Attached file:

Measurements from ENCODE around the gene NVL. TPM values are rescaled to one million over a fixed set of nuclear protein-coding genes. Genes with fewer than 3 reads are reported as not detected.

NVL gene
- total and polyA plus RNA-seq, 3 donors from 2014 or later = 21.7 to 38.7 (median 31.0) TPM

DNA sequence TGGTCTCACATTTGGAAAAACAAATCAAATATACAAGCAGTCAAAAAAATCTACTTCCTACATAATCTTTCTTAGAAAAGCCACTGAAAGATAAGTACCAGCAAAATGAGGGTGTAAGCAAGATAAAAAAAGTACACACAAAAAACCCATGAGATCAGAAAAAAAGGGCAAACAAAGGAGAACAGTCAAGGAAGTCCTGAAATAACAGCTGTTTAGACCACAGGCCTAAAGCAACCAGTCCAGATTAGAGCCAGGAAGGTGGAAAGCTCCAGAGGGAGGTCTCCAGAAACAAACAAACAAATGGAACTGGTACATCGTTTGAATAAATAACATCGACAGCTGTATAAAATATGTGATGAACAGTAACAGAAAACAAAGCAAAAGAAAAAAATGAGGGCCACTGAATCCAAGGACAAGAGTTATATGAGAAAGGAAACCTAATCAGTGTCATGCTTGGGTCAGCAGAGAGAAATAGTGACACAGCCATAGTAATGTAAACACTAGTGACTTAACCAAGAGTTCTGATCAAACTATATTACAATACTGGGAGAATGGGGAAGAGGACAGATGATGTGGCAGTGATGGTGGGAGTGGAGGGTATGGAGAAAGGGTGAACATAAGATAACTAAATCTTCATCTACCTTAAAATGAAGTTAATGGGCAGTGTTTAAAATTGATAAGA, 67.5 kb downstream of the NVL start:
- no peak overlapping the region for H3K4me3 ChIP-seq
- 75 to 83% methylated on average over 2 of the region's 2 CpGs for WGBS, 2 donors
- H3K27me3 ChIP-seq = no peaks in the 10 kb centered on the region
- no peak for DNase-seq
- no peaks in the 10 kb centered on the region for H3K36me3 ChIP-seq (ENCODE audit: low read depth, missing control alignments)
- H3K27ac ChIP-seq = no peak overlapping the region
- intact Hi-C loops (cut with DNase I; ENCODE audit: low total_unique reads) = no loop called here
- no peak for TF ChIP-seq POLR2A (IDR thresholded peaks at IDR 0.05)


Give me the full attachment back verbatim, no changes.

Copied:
Measurements from ENCODE around the gene NVL. TPM values are rescaled to one million over a fixed set of nuclear protein-coding genes. Genes with fewer than 3 reads are reported as not detected.

NVL gene
- total and polyA plus RNA-seq, 3 donors from 2014 or later = 21.7 to 38.7 (median 31.0) TPM

DNA sequence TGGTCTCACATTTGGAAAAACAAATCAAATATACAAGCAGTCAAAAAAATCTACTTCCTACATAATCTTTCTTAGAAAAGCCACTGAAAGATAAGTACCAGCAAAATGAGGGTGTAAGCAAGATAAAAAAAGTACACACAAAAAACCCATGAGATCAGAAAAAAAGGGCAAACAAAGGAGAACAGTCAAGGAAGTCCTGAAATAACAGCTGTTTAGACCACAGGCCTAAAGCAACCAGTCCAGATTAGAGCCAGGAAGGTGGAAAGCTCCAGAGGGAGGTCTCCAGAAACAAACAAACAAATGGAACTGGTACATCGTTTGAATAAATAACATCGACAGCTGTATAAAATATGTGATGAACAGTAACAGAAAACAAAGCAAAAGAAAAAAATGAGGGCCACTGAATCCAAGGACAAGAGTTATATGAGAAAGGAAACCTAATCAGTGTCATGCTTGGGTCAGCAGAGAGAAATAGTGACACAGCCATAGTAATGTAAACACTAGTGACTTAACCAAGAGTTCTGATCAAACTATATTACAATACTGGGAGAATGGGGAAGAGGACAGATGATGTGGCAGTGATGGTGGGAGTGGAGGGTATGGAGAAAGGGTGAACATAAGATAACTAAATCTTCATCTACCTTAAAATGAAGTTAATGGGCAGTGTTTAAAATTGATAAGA, 67.5 kb downstream of the NVL start:
- no peak overlapping the region for H3K4me3 ChIP-seq
- 75 to 83% methylated on average over 2 of the region's 2 CpGs for WGBS, 2 donors
- H3K27me3 ChIP-seq = no peaks in the 10 kb centered on the region
- no peak for DNase-seq
- no peaks in the 10 kb centered on the region for H3K36me3 ChIP-seq (ENCODE audit: low read depth, missing control alignments)
- H3K27ac ChIP-seq = no peak overlapping the region
- intact Hi-C loops (cut with DNase I; ENCODE audit: low total_unique reads) = no loop called here
- no peak for TF ChIP-seq POLR2A (IDR thresholded peaks at IDR 0.05)